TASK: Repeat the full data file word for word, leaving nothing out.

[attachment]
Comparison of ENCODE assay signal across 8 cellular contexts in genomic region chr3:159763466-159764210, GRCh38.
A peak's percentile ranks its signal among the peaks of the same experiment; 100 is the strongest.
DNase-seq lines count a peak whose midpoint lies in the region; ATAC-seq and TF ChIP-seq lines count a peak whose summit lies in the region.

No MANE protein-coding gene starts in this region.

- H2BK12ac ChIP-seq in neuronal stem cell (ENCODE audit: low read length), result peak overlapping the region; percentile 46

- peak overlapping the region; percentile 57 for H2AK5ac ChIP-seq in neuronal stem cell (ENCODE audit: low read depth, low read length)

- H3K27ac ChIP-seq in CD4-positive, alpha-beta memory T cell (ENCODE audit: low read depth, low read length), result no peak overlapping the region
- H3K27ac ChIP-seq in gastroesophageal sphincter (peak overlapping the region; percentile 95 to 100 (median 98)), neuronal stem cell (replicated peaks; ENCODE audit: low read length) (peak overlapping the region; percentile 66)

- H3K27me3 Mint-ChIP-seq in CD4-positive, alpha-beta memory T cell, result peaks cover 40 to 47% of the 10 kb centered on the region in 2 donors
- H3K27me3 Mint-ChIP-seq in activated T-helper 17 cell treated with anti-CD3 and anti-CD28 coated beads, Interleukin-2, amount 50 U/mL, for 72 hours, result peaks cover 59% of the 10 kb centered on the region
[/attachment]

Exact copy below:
Comparison of ENCODE assay signal across 8 cellular contexts in genomic region chr3:159763466-159764210, GRCh38.
A peak's percentile ranks its signal among the peaks of the same experiment; 100 is the strongest.
DNase-seq lines count a peak whose midpoint lies in the region; ATAC-seq and TF ChIP-seq lines count a peak whose summit lies in the region.

No MANE protein-coding gene starts in this region.

- H2BK12ac ChIP-seq in neuronal stem cell (ENCODE audit: low read length), result peak overlapping the region; percentile 46

- peak overlapping the region; percentile 57 for H2AK5ac ChIP-seq in neuronal stem cell (ENCODE audit: low read depth, low read length)

- H3K27ac ChIP-seq in CD4-positive, alpha-beta memory T cell (ENCODE audit: low read depth, low read length), result no peak overlapping the region
- H3K27ac ChIP-seq in gastroesophageal sphincter (peak overlapping the region; percentile 95 to 100 (median 98)), neuronal stem cell (replicated peaks; ENCODE audit: low read length) (peak overlapping the region; percentile 66)

- H3K27me3 Mint-ChIP-seq in CD4-positive, alpha-beta memory T cell, result peaks cover 40 to 47% of the 10 kb centered on the region in 2 donors
- H3K27me3 Mint-ChIP-seq in activated T-helper 17 cell treated with anti-CD3 and anti-CD28 coated beads, Interleukin-2, amount 50 U/mL, for 72 hours, result peaks cover 59% of the 10 kb centered on the region